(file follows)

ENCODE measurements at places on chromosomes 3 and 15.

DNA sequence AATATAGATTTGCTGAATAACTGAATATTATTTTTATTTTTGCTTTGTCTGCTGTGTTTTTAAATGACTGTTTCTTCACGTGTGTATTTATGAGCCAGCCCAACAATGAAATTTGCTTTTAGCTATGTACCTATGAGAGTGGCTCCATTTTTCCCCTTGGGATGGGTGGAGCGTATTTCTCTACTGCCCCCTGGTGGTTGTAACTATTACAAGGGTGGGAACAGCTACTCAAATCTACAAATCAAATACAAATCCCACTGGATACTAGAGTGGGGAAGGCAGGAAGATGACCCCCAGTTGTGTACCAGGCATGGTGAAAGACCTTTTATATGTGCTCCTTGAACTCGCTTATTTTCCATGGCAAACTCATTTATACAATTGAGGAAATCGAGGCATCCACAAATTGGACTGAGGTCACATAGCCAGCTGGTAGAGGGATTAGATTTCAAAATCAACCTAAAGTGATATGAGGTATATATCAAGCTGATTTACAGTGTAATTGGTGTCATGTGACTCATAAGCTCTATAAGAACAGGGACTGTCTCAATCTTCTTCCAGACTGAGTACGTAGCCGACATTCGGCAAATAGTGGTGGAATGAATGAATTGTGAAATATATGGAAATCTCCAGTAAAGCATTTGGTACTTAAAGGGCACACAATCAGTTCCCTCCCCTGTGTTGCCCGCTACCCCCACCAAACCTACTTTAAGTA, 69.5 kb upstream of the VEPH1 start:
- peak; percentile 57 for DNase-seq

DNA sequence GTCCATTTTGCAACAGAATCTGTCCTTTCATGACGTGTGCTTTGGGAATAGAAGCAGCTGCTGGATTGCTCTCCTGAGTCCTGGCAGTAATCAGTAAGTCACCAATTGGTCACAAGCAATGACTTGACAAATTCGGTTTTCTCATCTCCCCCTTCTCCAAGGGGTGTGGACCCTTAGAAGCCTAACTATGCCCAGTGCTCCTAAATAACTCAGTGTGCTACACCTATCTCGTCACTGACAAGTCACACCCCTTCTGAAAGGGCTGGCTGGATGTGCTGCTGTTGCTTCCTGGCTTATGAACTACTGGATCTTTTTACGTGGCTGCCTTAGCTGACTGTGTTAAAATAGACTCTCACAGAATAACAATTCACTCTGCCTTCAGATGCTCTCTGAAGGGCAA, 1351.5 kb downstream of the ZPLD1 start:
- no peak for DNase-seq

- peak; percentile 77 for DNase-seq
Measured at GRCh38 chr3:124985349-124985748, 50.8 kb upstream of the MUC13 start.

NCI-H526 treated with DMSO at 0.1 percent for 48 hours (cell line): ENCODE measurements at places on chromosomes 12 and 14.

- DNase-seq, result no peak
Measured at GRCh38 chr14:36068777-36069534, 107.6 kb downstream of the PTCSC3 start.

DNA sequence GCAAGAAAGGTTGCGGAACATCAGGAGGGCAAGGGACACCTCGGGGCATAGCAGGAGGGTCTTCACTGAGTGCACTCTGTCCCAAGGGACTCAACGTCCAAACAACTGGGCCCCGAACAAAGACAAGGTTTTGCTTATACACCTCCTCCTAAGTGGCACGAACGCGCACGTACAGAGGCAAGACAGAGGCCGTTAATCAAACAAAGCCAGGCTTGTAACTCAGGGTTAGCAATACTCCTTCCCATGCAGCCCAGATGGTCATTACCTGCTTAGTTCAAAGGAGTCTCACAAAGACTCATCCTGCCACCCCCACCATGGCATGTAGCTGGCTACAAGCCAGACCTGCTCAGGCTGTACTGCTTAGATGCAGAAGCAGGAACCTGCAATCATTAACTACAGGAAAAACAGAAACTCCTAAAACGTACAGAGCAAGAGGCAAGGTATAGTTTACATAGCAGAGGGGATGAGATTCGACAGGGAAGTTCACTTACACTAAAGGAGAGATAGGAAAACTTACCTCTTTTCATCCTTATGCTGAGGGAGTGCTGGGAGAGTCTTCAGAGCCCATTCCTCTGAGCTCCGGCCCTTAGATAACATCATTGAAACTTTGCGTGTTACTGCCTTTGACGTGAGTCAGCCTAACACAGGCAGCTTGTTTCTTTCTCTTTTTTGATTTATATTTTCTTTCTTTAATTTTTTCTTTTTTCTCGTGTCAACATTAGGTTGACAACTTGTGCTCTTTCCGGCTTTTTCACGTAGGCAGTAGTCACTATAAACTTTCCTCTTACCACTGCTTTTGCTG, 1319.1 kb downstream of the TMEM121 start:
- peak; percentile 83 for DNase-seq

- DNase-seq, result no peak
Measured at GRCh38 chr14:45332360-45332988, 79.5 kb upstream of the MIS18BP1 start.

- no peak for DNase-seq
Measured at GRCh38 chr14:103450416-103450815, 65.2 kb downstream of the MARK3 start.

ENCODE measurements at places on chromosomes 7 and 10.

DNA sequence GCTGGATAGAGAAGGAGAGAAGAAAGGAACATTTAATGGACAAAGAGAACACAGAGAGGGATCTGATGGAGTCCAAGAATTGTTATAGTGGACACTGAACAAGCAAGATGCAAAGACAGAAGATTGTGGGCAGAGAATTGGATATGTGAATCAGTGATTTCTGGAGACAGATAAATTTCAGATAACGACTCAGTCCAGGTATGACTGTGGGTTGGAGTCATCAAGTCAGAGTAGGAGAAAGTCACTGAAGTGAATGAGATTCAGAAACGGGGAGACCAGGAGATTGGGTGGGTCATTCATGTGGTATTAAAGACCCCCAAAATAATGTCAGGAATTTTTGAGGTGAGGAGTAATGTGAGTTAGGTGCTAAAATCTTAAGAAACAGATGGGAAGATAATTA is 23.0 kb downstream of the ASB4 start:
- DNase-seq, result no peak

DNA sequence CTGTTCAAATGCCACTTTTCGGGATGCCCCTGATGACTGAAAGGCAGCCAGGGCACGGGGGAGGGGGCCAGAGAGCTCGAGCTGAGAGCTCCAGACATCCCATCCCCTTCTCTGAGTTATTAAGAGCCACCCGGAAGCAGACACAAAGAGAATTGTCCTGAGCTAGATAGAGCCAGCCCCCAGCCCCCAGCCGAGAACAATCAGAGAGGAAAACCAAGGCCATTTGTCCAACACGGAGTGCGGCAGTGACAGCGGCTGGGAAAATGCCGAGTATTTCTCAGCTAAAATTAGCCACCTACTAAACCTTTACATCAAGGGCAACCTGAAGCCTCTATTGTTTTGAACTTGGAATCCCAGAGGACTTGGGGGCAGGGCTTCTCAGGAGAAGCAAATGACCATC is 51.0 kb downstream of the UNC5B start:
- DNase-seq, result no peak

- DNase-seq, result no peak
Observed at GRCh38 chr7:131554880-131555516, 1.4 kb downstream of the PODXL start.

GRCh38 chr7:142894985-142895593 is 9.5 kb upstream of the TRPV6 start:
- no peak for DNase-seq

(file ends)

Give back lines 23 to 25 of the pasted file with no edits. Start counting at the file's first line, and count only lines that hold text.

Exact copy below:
Observed at GRCh38 chr7:131554880-131555516, 1.4 kb downstream of the PODXL start.

GRCh38 chr7:142894985-142895593 is 9.5 kb upstream of the TRPV6 start:
- no peak for DNase-seq